August 10, 2009
VIA ELECTRONIC MAIL
Elizabeth M. Murphy, Secretary
U.S. Securities and Exchange Commission
100 F Street, N.E.
Washington, D.C. 20549-1090
Re: Proposed Rule 206(4)-5: "Pay to Play" Restrictions File Number S7-18-09
Dear Ms. Murphy:
As a registered investment adviser (RIA) with Runnymede Capital Management, Inc, I would like to express my view of the proposed Rule 206(4)-5: "Pay to Play" Restrictions.
While I strongly support the SECs efforts to prevent "pay to play" practices, I believe that a general ban on the use of legitimate third party marketers is an unreasonable and unjustified response that affects an entire industry segment as a result of the misconduct of a few. The vast majority of advisers working with independent sales and marketing professionals operate in an ethical manner and follow the regulatory rules and regulations currently in place.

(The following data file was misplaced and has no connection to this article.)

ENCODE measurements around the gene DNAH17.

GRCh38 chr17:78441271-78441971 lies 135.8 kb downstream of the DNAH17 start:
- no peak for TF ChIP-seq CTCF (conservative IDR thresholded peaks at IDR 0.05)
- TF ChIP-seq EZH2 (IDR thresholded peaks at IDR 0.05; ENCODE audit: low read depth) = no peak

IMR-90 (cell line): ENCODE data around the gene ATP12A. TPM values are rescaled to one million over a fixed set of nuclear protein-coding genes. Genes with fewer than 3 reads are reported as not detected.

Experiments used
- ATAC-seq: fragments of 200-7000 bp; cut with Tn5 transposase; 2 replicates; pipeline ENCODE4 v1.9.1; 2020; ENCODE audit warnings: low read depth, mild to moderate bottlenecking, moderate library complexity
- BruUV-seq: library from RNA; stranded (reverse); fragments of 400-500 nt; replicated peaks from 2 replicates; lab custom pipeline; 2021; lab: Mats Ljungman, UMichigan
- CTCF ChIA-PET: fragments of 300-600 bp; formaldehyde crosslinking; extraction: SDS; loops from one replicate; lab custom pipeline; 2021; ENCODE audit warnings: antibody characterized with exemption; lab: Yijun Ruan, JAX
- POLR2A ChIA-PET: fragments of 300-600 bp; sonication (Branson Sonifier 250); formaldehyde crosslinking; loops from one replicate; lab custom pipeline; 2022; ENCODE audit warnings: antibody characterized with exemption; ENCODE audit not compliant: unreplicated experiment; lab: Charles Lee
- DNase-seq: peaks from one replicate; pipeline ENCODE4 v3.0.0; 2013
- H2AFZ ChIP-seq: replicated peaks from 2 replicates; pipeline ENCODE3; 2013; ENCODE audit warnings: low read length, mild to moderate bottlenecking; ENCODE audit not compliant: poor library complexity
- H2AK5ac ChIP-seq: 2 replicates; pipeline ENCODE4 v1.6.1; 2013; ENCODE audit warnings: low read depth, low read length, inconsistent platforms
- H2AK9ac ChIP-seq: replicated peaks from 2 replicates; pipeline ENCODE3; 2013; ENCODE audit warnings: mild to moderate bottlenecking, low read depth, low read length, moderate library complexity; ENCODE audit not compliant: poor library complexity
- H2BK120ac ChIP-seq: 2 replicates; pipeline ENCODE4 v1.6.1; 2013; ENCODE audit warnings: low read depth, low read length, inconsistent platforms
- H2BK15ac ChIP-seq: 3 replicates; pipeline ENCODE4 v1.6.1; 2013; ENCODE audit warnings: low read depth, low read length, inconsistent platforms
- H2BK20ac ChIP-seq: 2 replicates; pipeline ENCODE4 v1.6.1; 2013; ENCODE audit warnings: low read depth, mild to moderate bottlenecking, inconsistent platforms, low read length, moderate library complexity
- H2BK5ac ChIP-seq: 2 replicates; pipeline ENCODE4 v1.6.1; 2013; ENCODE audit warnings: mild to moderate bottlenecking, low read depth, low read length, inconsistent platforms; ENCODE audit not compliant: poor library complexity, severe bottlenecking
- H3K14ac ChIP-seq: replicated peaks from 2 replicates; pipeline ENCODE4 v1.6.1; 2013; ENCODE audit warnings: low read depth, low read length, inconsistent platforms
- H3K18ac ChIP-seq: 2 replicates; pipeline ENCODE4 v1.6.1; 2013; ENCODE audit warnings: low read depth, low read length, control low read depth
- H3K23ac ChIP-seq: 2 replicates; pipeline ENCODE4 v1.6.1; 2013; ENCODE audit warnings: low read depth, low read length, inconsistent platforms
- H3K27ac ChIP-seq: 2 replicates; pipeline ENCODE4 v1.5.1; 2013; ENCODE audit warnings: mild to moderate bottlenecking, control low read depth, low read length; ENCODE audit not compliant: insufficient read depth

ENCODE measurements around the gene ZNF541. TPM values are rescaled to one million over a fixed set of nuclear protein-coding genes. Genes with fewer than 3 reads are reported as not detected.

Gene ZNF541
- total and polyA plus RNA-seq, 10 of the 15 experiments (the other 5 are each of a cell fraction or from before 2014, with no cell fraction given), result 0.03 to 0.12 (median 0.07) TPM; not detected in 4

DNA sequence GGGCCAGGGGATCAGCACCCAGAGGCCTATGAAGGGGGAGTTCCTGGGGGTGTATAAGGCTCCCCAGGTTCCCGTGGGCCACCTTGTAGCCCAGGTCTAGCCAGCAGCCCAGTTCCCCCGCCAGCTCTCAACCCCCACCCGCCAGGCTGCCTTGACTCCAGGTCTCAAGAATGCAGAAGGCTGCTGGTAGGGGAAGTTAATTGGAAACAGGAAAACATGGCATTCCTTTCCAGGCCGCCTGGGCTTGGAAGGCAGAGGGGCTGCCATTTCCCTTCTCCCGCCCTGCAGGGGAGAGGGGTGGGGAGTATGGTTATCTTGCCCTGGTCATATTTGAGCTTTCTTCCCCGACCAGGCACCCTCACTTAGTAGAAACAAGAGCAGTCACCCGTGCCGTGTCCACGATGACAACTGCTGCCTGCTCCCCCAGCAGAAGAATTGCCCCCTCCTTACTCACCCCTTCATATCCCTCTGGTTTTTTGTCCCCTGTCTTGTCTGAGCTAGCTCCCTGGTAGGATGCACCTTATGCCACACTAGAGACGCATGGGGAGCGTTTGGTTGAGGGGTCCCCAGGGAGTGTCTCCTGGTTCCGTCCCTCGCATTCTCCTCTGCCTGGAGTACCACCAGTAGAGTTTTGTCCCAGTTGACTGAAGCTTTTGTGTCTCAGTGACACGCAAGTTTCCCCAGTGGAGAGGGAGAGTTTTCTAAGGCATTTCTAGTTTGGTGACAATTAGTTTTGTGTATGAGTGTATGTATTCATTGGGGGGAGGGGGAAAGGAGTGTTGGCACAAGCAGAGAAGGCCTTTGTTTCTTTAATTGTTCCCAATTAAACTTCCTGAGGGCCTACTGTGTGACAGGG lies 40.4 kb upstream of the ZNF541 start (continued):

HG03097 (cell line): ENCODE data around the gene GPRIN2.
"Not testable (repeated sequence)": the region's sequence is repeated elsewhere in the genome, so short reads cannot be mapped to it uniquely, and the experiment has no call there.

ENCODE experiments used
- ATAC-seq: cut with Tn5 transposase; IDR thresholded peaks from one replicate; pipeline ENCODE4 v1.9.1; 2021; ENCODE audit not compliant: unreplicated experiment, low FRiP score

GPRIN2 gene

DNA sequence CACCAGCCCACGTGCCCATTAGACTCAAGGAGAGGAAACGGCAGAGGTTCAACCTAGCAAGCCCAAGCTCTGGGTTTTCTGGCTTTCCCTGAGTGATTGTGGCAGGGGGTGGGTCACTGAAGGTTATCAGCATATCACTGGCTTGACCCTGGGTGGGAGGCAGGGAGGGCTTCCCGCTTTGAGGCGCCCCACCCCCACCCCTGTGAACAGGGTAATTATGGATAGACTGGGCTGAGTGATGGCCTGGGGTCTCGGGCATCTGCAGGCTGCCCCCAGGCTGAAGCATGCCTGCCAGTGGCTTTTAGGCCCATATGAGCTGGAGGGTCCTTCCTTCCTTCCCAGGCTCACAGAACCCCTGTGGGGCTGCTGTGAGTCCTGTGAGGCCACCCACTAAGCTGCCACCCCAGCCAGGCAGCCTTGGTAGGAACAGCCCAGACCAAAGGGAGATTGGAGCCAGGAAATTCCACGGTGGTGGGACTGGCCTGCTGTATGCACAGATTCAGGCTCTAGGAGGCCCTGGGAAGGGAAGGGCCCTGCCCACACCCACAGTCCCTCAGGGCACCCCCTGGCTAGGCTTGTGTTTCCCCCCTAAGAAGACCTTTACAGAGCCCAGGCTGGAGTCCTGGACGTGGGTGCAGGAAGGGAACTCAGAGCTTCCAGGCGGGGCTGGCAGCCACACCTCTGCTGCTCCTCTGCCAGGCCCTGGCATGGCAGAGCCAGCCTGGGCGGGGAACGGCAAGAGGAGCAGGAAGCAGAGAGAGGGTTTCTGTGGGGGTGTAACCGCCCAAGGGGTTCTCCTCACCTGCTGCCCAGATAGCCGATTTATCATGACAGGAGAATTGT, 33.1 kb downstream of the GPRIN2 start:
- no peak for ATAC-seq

The proposed ban on using third parties to solicit government business disproportionately impacts the ability of certain investment advisers, particularly smaller and emerging firms, to compete in the market to provide investment management services to government clients. For many investment managers, both small and large, working with solicitors is a proven and efficient sales approach to effectively introduce strategies to institutional investors, including large public funds. On a whole, Rule 206(4)-3 of the Advisers Act, has served advisers, solicitors and clients well in terms of transparency, disclosure, and setting forth the roles and obligations of the parties in a well-defined solicitation agreement.
The SEC should consider narrowing the prohibition to accommodate government solicitation activities by third parties rather than eliminating the use of all third parties with complete disregard to the merits of such arrangements.
Senior Vice President
Runnymede Capital Management